Dry winter means city, county saves

ROCHELLE — For most of us, this has been a good winter. For the governmental agencies who have to keep the roads safe, it’s been an even better one.
“This is the fourth year I’ve been here, and it’s been the easiest by far,” Rochelle Street Superintendent Tim Isley said. “December started out rough, but it’s been pretty good since.”
Jeremy Ciesiel, Ogle County Highway Department engineer, agrees. “It’s been a good winter,” he said. “Since Christmas, we’ve been abnormally snow-free.”
Although neither man knows exactly how much snow this area has gotten this winter, both said their departments have benefitted greatly from the lack of it.
Since his crews haven’t had to spend as much time as normal plowing and salting roads, Ciesiel said they’ve been able to attend to other duties, such as tree and brush trimming, something that needs to be done, but they usually fall behind on this time of year. In driving around the area, he said he has noticed neighboring counties doing the same thing.
“This gives us a chance to catch up,” Isley said of his department.
Another benefit is more obvious, meaning financial.
With less demand for plowing and salting the roads, Cieseil said he has been able to keep his crews to their scheduled 40-hour work weeks and not have to pay overtime. They’ve also been able to save on how little salt they have had to used.
Ciesiel figures the county may have saved as much as $90,000 on salt. That, of course, could change depending on what happens the next few weeks.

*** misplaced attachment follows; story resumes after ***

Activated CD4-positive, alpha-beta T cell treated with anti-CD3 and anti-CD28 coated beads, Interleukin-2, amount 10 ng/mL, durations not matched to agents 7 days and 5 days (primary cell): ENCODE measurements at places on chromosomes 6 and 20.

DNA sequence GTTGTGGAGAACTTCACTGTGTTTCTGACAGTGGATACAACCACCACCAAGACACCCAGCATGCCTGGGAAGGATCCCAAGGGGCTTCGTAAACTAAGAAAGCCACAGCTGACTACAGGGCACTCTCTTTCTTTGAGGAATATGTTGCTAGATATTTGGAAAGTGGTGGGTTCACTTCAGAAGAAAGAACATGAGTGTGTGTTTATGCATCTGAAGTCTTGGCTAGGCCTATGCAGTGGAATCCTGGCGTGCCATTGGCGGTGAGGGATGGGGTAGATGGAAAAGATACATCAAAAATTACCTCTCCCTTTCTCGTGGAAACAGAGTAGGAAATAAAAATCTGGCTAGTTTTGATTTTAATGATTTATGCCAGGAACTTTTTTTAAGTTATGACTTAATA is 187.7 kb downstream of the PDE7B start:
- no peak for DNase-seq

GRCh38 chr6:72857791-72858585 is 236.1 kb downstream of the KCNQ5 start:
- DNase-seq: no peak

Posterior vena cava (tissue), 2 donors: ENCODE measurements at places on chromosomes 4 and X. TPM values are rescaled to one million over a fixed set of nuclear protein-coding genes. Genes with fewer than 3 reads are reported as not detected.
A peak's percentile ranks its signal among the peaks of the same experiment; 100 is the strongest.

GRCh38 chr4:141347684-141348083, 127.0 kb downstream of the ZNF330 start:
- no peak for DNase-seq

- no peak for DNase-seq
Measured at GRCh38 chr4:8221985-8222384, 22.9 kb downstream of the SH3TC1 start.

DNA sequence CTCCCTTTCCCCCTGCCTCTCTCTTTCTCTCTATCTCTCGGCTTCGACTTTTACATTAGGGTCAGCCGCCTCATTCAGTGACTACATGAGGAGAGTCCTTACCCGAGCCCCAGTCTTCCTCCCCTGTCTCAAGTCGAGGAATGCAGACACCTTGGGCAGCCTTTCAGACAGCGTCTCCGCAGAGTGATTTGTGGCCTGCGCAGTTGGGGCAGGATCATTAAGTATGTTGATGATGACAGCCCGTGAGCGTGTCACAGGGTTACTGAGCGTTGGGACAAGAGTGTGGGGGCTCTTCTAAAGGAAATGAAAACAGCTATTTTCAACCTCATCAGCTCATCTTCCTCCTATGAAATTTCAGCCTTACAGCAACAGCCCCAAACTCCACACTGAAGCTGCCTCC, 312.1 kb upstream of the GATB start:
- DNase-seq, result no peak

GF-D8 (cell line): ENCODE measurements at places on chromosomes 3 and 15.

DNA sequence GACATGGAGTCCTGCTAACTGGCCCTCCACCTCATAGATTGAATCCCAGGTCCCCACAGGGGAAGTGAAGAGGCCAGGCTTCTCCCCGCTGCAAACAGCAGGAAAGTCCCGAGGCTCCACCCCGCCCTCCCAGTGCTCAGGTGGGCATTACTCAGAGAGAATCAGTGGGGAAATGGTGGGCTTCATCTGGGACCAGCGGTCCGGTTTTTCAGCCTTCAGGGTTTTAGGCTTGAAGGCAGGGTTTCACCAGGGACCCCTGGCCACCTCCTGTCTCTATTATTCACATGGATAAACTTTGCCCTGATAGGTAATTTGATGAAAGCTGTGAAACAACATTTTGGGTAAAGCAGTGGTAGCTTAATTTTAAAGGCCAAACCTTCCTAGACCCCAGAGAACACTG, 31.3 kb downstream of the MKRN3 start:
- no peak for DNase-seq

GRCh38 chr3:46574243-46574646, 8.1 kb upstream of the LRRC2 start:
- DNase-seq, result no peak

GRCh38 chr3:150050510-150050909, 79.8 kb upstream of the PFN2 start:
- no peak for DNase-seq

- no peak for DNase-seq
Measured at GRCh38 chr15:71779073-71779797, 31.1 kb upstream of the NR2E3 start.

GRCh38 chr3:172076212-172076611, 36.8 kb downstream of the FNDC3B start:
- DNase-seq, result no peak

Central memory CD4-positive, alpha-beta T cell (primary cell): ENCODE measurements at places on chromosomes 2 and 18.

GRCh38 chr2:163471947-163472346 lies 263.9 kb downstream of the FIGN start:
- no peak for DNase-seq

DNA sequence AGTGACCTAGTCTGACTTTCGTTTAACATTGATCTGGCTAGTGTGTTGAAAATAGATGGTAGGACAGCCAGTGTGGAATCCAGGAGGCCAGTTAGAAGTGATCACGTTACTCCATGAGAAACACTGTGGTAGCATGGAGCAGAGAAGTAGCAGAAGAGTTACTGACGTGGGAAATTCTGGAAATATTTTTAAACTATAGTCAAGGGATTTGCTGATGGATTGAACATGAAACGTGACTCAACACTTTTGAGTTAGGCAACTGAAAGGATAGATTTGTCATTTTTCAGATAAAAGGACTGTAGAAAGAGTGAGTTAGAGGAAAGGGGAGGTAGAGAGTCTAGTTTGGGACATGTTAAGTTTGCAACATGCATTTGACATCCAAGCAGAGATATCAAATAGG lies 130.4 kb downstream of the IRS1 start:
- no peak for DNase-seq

In Rochelle, Isley said his department has used “about half as much salt as we do in a normal year.”
That’s about 900 tons of salt compared to the 1,800 tons they used during the winter of 2014, which he said was an extra difficult winter.
Isley said his department has only purchased about 80 percent of the salt they are contracted to buy every winter. (They can buy up to 120 percent during a particularly harsh winter when demand for it is obviously higher.) The salt that isn’t used will be stored in containers until next winter. The same is true for the county.
The Rochelle Street Department has eight trucks and eight full-time employees while the county has 11 trucks, three graders and 14 employees. Ciesiel said the Illinois Department of Transportation is responsible for all state highways while the county maintains county roads. In this area, that includes Flagg and Center roads, as well as part of Bethel and Church roads.


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